By Carlos Chang-Oracle on Apr 13, 2015
Want to alert your customer to a special loyalty discount offer when they enter the menswear department in one of your retail stores? Want to present information about a famous artist’s life when a visitor to your museum nears one of the artist’s paintings? These are just two of the many real-world scenarios made possible by the use of iBeacon technology.
This blog post provides an introduction to iBeacon technology and a description of how to build two different MAF apps – one that pretends to be an iBeacon and another that detects iBeacons and uses the local notifications functionality provided in MAF 2.1.1 to inform the user, even when the app isn’t even running.
To deploy these apps to iOS devices you will need an iOS developer account.
What is a beacon?
A beacon is a device that is intentionally conspicuous to draw attention to a location, such as a lighthouse sitting on the edge of a cliff.
In in the Internet of Things (or IoT), a beacon is a small electronic device that transmits a regular radio signal according to the Bluetooth v4 Low Energy spec (otherwise known as “BLE”). A beacon typically does no more than advertise its existence by transmitting a unique identifier and can last for months on a single cell battery.
Any BLE-enabled device, such as a modern smartphone, can detect a beacon by listening for BLE-based transmissions.
Whilst the possibilities appear endless, typical applications for beacons currently include retail stores, exhibition halls, museums, places of employment and homes, where users can be alerted to information pertaining to their current location within a building.
What is (an) iBeacon?
iBeacon is a technology introduced by Apple in iOS 7 that defines a standard for how a beacon identifies itself (or “advertises”) in its BLE transmissions. Any beacon that implements this standard can be called an iBeacon.
Most beacon manufacturers implement the iBeacon standard by default, whilst some can also be configured to use their own proprietary protocol. It’s also possible to configure a post-2012 iOS device, or Mac running OS X Mavericks (not Yosemite), to act as an iBeacon.
Whilst the iBeacon technology is included in the iOS Core Location framework since iOS 7, any BLE-enabled device can detect iBeacons and various libraries exist for use on devices running Android 4.3 or above.
How does iBeacon work?
The iBeacon standard defines three properties that determine a beacon’s identity:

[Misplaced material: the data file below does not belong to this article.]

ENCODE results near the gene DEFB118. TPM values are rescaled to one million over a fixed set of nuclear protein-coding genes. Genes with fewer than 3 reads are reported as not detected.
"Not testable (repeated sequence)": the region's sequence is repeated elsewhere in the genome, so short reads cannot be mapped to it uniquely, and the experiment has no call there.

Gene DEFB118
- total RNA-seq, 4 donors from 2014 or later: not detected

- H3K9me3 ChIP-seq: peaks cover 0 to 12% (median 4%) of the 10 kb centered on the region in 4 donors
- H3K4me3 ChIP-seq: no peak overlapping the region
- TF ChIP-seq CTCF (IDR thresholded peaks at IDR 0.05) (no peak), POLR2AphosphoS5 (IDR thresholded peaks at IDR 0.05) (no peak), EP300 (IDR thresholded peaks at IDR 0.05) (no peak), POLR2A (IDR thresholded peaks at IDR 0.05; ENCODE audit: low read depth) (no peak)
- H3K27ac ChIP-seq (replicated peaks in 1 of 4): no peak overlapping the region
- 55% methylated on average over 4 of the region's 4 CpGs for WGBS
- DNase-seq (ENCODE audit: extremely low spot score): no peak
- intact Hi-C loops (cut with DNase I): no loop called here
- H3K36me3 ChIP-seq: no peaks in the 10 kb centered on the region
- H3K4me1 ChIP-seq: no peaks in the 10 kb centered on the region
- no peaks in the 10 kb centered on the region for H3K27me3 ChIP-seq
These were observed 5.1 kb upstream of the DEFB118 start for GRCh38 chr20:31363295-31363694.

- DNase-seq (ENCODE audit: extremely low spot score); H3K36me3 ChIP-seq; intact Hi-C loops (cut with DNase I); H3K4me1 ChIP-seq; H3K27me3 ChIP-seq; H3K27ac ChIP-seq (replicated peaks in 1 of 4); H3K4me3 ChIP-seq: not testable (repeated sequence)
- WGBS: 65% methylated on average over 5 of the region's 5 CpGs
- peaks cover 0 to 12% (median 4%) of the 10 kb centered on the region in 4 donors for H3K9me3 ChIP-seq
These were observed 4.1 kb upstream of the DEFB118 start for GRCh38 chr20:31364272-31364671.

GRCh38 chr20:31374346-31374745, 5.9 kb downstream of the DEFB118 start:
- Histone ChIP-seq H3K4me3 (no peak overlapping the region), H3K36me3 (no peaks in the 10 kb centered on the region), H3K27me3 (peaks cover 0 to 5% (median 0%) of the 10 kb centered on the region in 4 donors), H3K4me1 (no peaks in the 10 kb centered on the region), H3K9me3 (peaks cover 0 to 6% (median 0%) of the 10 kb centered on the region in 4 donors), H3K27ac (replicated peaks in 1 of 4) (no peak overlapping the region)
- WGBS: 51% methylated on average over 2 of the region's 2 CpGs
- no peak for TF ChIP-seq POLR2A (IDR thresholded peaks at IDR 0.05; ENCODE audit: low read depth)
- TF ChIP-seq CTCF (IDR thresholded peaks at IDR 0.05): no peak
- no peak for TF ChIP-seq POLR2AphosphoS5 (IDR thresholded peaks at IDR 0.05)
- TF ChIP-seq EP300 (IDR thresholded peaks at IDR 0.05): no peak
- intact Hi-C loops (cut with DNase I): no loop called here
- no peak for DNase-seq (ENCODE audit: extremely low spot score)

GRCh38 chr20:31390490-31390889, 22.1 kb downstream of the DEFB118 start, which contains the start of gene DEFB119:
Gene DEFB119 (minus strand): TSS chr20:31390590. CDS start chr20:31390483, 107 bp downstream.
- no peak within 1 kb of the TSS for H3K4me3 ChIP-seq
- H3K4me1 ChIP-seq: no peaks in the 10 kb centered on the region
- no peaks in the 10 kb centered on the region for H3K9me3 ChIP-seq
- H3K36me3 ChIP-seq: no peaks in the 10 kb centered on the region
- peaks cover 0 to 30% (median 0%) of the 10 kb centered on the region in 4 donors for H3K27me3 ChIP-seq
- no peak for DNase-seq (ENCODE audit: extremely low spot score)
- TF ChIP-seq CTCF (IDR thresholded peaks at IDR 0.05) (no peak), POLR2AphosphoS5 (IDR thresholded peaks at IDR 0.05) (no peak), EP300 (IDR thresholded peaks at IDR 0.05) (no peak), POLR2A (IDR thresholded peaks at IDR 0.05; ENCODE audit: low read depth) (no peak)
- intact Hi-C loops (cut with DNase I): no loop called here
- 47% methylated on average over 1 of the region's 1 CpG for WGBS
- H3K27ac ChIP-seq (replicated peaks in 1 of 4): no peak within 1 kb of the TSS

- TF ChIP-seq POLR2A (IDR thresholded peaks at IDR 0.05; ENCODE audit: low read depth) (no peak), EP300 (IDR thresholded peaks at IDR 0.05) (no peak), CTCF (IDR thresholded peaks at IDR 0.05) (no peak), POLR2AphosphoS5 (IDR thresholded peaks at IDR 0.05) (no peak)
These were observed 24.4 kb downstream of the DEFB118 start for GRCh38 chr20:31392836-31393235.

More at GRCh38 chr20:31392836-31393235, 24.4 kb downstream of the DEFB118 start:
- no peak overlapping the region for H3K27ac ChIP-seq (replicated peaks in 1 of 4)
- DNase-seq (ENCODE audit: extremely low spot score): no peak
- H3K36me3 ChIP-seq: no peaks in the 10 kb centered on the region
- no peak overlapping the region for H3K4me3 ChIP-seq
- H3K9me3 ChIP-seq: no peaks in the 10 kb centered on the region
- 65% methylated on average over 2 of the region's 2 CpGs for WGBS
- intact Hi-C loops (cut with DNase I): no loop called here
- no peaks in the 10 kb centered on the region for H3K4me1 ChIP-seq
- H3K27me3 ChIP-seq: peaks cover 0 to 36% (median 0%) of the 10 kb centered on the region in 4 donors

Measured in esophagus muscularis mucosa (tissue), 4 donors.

- A proximity UUID (universally unique identifier), which is a 128-bit value that uniquely identifies one or more beacons as a certain type or from a certain organization.
- A major value, which is a 16-bit unsigned integer that can be used to group related beacons that have the same proximity UUID.
- A minor value, which is a 16-bit unsigned integer that differentiates beacons with the same proximity UUID and major value.
Every iBeacon must advertise a proximity UUID, whilst the advertisement of major and minor values is optional. All beacon manufacturers allow customers to modify these values on their purchased beacons.
A typical iBeacon deployment (e.g. within a retail store chain) would see all beacons advertising the same proximity UUID, those in a particular location (e.g. a single store) advertising the same major value, and the minor values being used to uniquely identify each beacon.
When using iOS Location Services, an app wishing to detect iBeacons must start by monitoring for an iBeacon region. A region is defined by the proximity UUID and optionally major and minor values, and can therefore represent one or more beacons. Consider an app for a retail store chain that monitors for a region defined only by the proximity UUID. This app will be notified when any of the retain chain’s beacons are detected. Alternatively, if the region being monitored is defined by proximity UUID and major value, the app might only be notified when a beacon from a particular store (represented by the major value) is detected.
Once an app has been launched and the user has given permission for the app to monitor for beacons, the app will be notified when the device enters a beacon region that is being monitored, even if the app is not running and even if the device has been restarted. If the app is not running, iOS launches the app for a short period (around 10 seconds), allowing the app to receive and react to the event. Typically, the app fires an immediate local notification to notify the user.
When a user’s device enters a beacon region, the app can start ranging for individual beacons within the region to determine its relative proximity to each beacon. This is used to determine when the user is in the immediate proximity of a particular beacon, so that information related to that beacon can be displayed to the user. The relative proximity is an approximation that can be affected by physical objects including walls, water and the human body. Most beacon manufacturers allow customers to modify the transmission power and advertising interval on their purchased beacons, so as to fine-tune the distance at which the relative proximity is considered ‘immediate’.
When iOS Location Services determines that it can no longer detect any beacons in the region, it notifies the app that the beacon region has been exited. In practice, I’ve found that this takes around 30 seconds, but some bloggers have reported much longer times.
Libraries exist for Android that provide similar functionality to iOS Location Services, but I have not explored these (yet).
How to create an iBeacon client app
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